5 Trending Gut Health Myths, Busted

Gut health is trending—but, unfortunately, so is misinformation. The hashtag #GutTok has more than 1 billion views on TikTok, and topics range from the downsides of drinking water with meals to the benefits of drinking olive oil. We’re breaking down the truth about popular gut health myths to help you scroll past unfounded claims and stick to science-backed facts.

Myth: drinking water with meals dilutes stomach acid

This myth existed long before TikTok, and those promoting it suggest that drinking water during your meal will dilute stomach acid. Proponents also claim that drinking water before or during a meal can stop your body from properly breaking down the food you eat. This is said to promote weight gain, increase symptoms of acid reflux, and decrease energy levels.

Truth: staying hydrated is essential for good health

Drinking water during meals does not dilute stomach acid enough to impact digestion. Staying hydrated, even during meals, helps to break down food, increase nutrient absorption, and aid the digestive tract in functioning effectively. Tuning in to your body’s thirst cues is the best way to stay hydrated, even if it means drinking water with your meals.

Myth: giving up grains will help you lose weight

Several social media sources claim that giving up grains can help boost weight loss by decreasing blood sugar levels and improving gut health. Proponents of this idea suggest that grains promote weight gain because they are high in carbs. Some people even suggest that grains give you a so-called wheat belly.

Truth: eating grains is healthy for many people

Whole grains like rice, quinoa, and oats are a top source of fiber and offer several nutrients that promote total gut health. They also contain prebiotics, which help to feed the good-for-you bacteria in your gut. Higher intake of whole grains has even been found to help regulate weight. Most people in North America are missing out on whole grains, so up your intake with meals such as Farro Breakfast Porridge, Winter Grains Thai Salad, and Chicken Grain Bowls.


A grain of truth

Gluten can cause inflammation and other side effects in those with celiac disease, a wheat allergy, or a gluten sensitivity. Estimates suggest that 1 to 2 percent of Americans have celiac disease, and up to 6 percent have a gluten sensitivity.


Myth: apple cider vinegar provides the same benefits as a probiotic

A new TikTok trend suggests that substituting apple cider vinegar (ACV) for probiotics can help promote the growth of beneficial bacteria in your intestines and make your gut more acidic. The idea is that because ACV is fermented, it offers gut-healthy bacteria similar to a probiotic supplement.

Truth: there’s no substitute for a good-quality probiotic

ACV has been shown to offer mild benefits, such as lowering spikes in glucose levels after a meal; however, no scientific evidence suggests that taking ACV for gut health is comparable to taking a probiotic. Taking a good-quality probiotic can regulate intestinal flora and, alongside a healthy diet, promote a robust gut microbiome.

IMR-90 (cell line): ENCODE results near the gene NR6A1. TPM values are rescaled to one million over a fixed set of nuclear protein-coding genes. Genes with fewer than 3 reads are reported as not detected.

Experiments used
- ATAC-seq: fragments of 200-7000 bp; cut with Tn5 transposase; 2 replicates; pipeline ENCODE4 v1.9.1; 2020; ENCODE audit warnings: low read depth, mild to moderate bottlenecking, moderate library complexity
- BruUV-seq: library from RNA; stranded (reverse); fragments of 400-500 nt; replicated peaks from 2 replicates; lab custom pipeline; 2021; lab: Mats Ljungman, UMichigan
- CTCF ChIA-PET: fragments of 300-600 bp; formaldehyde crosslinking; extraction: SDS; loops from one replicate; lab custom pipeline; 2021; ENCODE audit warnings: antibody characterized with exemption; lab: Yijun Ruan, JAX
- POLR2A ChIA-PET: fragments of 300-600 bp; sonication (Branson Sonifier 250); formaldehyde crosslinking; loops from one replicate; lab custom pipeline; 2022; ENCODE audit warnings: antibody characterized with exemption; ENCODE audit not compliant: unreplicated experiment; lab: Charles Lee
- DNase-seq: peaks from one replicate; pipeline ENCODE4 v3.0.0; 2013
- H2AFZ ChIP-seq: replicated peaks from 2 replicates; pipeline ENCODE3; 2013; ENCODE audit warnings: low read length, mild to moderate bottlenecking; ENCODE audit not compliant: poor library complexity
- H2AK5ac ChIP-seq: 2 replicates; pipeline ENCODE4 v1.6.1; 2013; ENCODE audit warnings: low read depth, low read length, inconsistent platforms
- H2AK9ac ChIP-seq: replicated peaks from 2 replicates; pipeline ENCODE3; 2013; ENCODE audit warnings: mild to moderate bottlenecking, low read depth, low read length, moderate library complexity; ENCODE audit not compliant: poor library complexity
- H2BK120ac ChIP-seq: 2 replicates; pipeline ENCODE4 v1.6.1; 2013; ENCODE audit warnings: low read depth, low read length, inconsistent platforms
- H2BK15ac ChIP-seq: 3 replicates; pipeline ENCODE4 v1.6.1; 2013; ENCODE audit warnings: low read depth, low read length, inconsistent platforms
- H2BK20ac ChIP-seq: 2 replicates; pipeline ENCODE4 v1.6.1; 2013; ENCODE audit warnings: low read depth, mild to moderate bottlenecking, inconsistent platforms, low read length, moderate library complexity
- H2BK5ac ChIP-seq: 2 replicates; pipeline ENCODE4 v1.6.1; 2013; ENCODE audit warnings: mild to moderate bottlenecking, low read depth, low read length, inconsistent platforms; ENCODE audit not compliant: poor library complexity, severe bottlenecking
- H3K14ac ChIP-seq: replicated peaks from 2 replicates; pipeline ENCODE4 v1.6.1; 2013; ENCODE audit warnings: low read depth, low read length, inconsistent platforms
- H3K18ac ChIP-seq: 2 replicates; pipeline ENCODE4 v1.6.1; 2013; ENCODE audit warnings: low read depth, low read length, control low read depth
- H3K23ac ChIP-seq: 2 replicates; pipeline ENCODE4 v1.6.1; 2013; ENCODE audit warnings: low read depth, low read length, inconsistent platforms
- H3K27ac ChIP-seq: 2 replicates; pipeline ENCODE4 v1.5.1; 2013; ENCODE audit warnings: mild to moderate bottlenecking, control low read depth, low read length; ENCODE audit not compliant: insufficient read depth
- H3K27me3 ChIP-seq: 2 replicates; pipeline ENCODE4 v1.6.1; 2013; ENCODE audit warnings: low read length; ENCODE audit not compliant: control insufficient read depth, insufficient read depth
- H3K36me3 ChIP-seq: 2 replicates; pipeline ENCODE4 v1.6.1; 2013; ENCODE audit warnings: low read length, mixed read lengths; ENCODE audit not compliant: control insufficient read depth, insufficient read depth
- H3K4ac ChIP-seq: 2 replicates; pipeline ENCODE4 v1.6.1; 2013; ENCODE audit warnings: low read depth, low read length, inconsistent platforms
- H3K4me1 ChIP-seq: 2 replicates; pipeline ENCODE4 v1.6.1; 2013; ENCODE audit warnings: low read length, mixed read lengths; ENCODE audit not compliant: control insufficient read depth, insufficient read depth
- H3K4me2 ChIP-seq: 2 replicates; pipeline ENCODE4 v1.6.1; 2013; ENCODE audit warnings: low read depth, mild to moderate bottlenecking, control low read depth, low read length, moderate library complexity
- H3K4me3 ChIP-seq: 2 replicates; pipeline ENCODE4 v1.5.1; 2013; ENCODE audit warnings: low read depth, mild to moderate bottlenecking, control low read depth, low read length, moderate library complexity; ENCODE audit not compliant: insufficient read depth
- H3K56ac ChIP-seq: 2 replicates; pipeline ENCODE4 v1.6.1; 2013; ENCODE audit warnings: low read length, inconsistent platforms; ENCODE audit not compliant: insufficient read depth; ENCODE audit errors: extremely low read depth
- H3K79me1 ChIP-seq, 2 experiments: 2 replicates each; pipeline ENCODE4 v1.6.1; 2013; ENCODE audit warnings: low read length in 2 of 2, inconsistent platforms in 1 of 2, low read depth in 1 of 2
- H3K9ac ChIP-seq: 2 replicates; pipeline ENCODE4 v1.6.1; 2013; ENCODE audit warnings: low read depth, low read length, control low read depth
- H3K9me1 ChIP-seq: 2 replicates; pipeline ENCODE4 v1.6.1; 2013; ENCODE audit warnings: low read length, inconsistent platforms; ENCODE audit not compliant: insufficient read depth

Myth: it’s best to eat fruit on an empty stomach

This myth suggests that you should eat fruit on an empty stomach to better absorb its nutrients. This belief originates from a widely circulated email blast claiming that fruit should go directly to the intestines for absorption. The email suggests that other foods need to be broken down in the stomach first and would therefore get in the way of fruit being adequately digested.

Truth: it’s healthy to eat fruit at any time of day

Fruit is packed full of nutrients your body needs, such as vitamin C, potassium, and fiber. In general, your digestive system can effectively break down and absorb nutrients from all foods regardless of when and how they’re eaten. Eating fruit on an empty stomach, during meals, or for dessert are all great ways to meet your dietary needs.

Myth: drinking olive oil will heal the gut

This trend has influencers sharing their experiences with drinking a tablespoon of extra-virgin olive oil daily to heal their gut, lose weight, and aid in a flatter stomach. Some even claim that this practice helps them with bloating, hormonal health, and acne symptoms. It’s possible that this belief arose from a small 2018 study, which found that a compound in extra-virgin olive oil can be absorbed in the small intestine.

Truth: consuming olive oil in moderation is best

Olive oil is a delicious source of healthy fats and offers anti-inflammatory properties; however, there is not enough clinical evidence to suggest that drinking it daily will help gut symptoms or weight management. Experts recommend moderation (for example, no more than 1 1/2 Tbsp daily to reduce the risk of heart disease). Cooking with small amounts of extra-virgin olive oil and including it in your salad dressings are great ways to reap the potential health benefits.

No Comments Yet

Leave a Reply

Your email address will not be published.


The Abundance Pub (TAP) is a media source dedicated to all things positive in the world. Focusing on Health, Wealth and Happiness. The Abundance Pub serves as repository of positive news articles, blogs, Podcasts, Masterclasses and tips to help people live their best life!


Message From Founder